Hamburg Part 2: Architecture, Forest Hikes and Markets



The food market scene in Hamburg is pretty extensive. Stalls sell all kinds of fruits, vegetables, cheeses, breads and baked goods. You don’t really need English to buy anything if you can point and know a few numbers. It’s easier, and more interesting if you make some effort and speak some basic Deutsch.

Deutsch Lernen

“This is my friend Scott. He lives nowhere, and travels always,”  my friend Clemens introduces me to his level 2 business German class at the Berlitz school.

“Oh Jesus…,” I thought to myself…. there is only temporary truth to this statement, I think but conveying this in German to a class full of Spanish people is nicht going to happen.

“We met in an Indian Ashram last year. Say something in German Scott,” Clemens asks.

“Uhh…Ich heisse Scott..,” I say. All that comes into my brain so instantly. They are not so impressed with My name is Scott but that is ok because I’m only here to observe. I will soon be in my own Deutsch lessons of some form, somewhere, making a fool out of myself yet again.

A couple hours of German Lesson later, I am fully completely fluent in level two business German.

Ok… not quite!


Forest Hiking

There are some gorgeous hikes in the German forests to be experienced, just watch out for cyclists. You can seriously be run over if you don’t watch where you are going.

The hike I went on took us through densely wooded area with various trails of all kinds. The smell of trees and fall leaves and fall foliage was fresh in the air. Bikers whipped down trails in plentiful numbers, and people rode horses through other areas. Colorful mushrooms lined dirt and stone pathways and heather lined fields rolled on gently into the Hamburg skyline.


As for the rest of Hamburg, there is plenty to be seen and many ways to spend your time wandering. Although the shopping is extensive downtown it is mixed with the bridges and canals, cafes, offices and cobblestone alleyways around various corners. The bakeries here are amazing, and the best I have encountered in Germany as elaborated more in my first Hamburg post.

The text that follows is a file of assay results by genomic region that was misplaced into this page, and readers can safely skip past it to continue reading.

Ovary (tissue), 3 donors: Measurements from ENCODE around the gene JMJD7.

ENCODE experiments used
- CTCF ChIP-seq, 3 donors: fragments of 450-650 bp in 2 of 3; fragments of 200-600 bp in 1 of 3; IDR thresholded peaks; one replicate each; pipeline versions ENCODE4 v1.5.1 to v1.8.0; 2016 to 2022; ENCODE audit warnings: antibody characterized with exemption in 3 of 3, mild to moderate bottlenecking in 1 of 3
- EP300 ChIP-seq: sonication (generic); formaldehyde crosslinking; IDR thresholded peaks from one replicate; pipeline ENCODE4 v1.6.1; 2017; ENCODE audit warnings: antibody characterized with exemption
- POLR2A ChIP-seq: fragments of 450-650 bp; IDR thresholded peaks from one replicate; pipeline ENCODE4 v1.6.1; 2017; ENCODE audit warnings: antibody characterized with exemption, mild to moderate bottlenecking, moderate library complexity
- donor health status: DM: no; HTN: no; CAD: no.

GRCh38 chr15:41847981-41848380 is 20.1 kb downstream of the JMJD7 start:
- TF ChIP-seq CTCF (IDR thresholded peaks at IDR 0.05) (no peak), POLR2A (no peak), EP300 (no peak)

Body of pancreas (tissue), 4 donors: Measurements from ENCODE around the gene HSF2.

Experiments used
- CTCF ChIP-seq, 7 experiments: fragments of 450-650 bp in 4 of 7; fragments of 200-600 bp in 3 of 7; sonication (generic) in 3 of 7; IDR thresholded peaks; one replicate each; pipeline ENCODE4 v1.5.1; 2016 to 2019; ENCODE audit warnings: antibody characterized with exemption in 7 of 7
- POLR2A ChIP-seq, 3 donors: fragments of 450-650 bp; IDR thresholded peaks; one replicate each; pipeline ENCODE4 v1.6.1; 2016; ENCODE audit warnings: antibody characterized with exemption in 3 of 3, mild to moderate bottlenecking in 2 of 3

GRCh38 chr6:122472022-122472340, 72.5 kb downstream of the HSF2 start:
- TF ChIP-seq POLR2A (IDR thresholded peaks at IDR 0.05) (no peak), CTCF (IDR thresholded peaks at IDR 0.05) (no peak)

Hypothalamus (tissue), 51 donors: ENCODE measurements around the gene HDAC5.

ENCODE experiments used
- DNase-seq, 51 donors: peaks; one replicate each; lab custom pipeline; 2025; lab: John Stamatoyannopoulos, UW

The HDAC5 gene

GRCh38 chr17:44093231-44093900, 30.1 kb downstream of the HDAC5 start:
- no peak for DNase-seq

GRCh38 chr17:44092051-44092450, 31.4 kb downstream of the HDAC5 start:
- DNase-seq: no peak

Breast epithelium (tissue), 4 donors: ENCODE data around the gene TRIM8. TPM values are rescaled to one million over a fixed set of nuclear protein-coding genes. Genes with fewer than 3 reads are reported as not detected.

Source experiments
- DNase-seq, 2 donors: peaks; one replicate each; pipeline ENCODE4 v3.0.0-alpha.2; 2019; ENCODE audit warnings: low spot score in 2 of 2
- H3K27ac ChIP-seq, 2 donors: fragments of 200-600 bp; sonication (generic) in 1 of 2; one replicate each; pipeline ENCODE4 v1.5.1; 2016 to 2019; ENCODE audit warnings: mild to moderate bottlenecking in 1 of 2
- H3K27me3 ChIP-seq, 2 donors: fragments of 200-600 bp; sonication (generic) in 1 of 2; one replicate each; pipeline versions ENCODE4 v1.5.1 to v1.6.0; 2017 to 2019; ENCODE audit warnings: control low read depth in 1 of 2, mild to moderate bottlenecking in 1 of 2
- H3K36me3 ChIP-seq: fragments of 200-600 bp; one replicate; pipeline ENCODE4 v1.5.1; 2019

It would be impossible to pick a favorite part of Hamburg. Drinking an Astra beer by the Elbe perhaps? The Alster lake with its highly active walkers, cyclists and joggers makes for a very healthy community. Sailboats are often seen on the Alster lake, and the Elbe river. Had I sailed, it might have been up there with top experiences.

Immigrants are quite common in Hamburg and there’s a pretty large range of ethnicities bringing forth some amazingly cheap markets and tasty foods available. The restaurant scene is very modern, and the bakeries constantly have something for every appetite. There’s not as much Thai food as Cologne seems to have but no shortage of everything else. The walking tours and tourist attractions could keep you busy but so can biking, wandering and social life. Health spas like the Meridian offer pretty luxurious options if you want something high end. Jogging or biking around the Alter is free though, as is a hike in the forest.

There’s plenty of hospitality and the German efficiency makes things quite clear to navigate and interesting to explore.  According to some of the locals and word of mouth, Hamburg is among one of the more expensive German cities to live in, alongside Munich. The quality of life and attractive urban features make it highly attractive as a destination. The architecture is a wonderful mix of old and new. Architecture aficionados might get some looks due to some potential open-mouthed drooling activity. Being disappointed will not be a problem, as you will run into something  shiny and new or old and grand every few blocks to stimulate your idea of what does, and should constitute an urban built structure.

The city seems to go about its business rather methodically and with its own pulse and agenda and sophistication on par with the rest of northern Europe. Hamburg really felt uniquely like its own city, unlike Cologne which I felt reminded me of many other cities combined into one.

The summer crowds and prices might leave things a slight cluttered, so I feel more that fall or winter in Hamburg would be the ideal time to visit. For those connected to the water, Hamburg will make them feel right at home with a central lake around which to congregate and a tidal river rising and falling with the rhythm of the seas.

Architecture Hamburg




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